Suspended 5 games
The NFL handed down an unprecedented five-game suspension on Monday to Tennessee Titans defensive tackle Albert Haynesworth for kicking Dallas Cowboys center Andre Gurode in the head.
That length of suspension represents the biggest on-field disciplinary action in league history. Charles Martin held the previous high for a suspension, sitting two games for his bodyslam of Bears quarterback Jim McMahon on Nov. 23, 1986.
"This is an unprecedented suspension. I feel like his actions on the field were also unprecented," Titans coach Jeff Fisher said.
The coach indicated that Haynesworth would not appeal the decision.
"I felt there needed to be some serious action taken from a discipline standpoint, and I think what the league has done now is adequate," he said.
The suspension will cost Haynesworth $190,070 -- $38,014 per game -- which adds up to five-seventeenths of his 2006 base salary of $646,251.
"I think five games, five paychecks is substantial," Fisher said.
The suspension takes effect immediately. Haynesworth can return on Nov. 19 for the Titans' game at Philadelphia.
"There is absolutely no place in the game, or anywhere else, for the inexcusable action that occurred in yesterday's Titans-Cowboys game," commissioner Roger Goodell said in a statement.
Haynesworth was contrite after the incident.
"I apologize to Andre," he said Sunday. "What I did was disgusting. It's something that should never happen. I mean, I'm not a dirty player. I don't play dirty. I have respect for the game. What I feel like is I disgraced the game, disgraced my team and disgraced my last name."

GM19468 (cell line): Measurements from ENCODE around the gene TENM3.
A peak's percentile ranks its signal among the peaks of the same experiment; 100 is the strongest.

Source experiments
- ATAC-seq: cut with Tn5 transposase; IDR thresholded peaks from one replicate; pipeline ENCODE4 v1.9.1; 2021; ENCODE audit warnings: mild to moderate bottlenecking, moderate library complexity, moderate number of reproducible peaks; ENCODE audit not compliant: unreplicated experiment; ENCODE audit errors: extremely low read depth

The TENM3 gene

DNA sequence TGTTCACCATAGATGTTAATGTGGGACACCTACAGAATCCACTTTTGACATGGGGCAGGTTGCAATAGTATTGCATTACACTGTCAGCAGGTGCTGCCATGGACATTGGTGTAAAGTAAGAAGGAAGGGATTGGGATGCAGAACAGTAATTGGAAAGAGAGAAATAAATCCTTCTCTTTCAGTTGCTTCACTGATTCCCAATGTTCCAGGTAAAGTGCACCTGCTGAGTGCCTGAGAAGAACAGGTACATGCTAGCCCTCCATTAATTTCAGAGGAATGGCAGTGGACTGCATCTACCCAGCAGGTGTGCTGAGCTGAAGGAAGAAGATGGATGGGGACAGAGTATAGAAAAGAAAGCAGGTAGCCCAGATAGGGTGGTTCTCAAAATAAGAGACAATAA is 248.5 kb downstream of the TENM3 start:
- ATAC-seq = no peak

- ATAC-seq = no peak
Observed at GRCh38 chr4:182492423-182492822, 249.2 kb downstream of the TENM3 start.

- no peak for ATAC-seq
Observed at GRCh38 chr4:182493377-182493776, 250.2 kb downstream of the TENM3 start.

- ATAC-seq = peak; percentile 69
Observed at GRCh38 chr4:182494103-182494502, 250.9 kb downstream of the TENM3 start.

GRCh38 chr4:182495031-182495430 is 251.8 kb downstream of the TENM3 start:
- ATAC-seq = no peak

Julius Jones had just scored on a 5-yard run, putting Dallas up 20-6 in what wound up as a 45-14 victory. Gurode's helmet came off, and Haynesworth, standing over him, used his right foot to kick Gurode in the head.
The action could potentially cost Haynesworth more than a suspension from the football field. The Nashville, Tenn., police department issued a statement saying it "stands ready to assist [Andre] Gurode in criminally prosecuting [Albert] Haynesworth if Gurode so chooses."
Gurode's cooperation appears key to any charges being filed against Haynesworth.
"In assault situations, an affirmative desire for prosecution and an acknowledgement of cooperation from the victim, in this case Gurode, are preferable before officers and prosecuting attorneys move forward with the development of a case," the statement continued.
Gurode said that he and Haynesworth hadn't been talking or having any exchanges that led to the Titans' player kicking him twice. Gurode received stitches above his forehead and beneath his eye.
"In all my years of football, this has never happened to me. I've never been kicked in the face like this, and I've never seen anybody kick nobody else in the face," Gurode said.
A flag was thrown, and Haynesworth followed an official toward the Titans' sideline, protesting.
Haynesworth pulled off his helmet and slammed it to the ground, prompting another flag. Referee Jerome Boger disqualified Haynesworth, and the player walked off the field after talking briefly with Fisher.
"It's ridiculous to get to that point. Two back-to-back penalties like that, there's no place for it," Fisher said.
Gurode didn't play the rest of the second half.
"This vision was kind of blurry in my left eye," he said. "If it was clear, I would have tried to come back in to play."